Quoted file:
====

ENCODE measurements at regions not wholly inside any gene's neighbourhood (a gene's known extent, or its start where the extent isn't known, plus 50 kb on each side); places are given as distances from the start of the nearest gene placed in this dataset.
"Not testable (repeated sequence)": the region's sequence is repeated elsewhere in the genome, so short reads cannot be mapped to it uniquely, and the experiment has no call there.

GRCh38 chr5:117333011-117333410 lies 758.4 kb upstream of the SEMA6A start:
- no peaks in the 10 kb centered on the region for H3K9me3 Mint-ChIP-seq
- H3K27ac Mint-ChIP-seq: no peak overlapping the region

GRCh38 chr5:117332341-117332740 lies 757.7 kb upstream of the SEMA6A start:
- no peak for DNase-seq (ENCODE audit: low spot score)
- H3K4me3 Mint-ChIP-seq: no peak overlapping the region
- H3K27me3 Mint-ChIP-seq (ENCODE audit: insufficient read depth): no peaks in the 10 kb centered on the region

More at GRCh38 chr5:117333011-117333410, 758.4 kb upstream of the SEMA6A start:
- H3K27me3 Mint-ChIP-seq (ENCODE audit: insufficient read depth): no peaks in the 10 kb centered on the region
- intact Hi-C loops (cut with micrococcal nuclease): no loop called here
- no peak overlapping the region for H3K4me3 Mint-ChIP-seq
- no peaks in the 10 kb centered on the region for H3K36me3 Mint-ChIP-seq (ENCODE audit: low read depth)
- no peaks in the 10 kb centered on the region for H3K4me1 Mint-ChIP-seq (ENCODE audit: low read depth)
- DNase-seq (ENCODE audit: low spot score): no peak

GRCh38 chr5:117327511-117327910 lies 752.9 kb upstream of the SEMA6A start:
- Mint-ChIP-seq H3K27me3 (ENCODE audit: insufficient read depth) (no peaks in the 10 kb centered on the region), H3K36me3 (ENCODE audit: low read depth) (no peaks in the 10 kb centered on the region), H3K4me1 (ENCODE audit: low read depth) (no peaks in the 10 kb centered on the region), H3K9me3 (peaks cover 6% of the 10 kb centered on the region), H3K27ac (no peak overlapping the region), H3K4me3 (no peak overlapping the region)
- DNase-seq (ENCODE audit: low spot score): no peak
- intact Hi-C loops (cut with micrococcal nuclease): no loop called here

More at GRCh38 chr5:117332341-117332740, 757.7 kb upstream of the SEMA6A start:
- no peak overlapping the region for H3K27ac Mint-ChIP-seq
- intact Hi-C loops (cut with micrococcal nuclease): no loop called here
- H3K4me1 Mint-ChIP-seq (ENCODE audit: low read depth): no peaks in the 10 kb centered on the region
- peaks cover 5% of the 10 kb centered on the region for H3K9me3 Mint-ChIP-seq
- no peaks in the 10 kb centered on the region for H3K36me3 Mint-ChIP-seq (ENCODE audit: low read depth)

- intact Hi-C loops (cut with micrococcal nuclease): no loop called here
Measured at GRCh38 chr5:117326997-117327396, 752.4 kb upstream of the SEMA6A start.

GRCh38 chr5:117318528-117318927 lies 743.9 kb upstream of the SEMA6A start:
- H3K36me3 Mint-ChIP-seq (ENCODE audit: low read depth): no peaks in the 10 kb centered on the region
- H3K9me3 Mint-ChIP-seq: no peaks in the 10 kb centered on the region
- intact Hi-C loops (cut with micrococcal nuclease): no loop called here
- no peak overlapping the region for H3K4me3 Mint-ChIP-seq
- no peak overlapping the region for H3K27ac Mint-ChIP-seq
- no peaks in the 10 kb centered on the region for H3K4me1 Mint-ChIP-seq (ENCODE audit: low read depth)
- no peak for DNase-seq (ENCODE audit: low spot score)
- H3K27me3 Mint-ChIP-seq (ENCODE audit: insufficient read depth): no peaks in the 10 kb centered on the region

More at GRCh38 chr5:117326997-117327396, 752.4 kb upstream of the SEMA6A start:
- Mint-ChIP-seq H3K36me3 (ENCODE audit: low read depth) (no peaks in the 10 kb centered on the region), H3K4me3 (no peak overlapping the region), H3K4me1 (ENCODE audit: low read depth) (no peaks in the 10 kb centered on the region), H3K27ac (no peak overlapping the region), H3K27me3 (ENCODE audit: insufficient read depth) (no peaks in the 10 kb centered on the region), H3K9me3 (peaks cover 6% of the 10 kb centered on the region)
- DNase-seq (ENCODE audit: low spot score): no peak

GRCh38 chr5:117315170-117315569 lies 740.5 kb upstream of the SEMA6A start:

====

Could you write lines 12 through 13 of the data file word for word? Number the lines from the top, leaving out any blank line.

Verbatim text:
- intact Hi-C loops (cut with micrococcal nuclease): no loop called here
- no peak overlapping the region for H3K4me3 Mint-ChIP-seq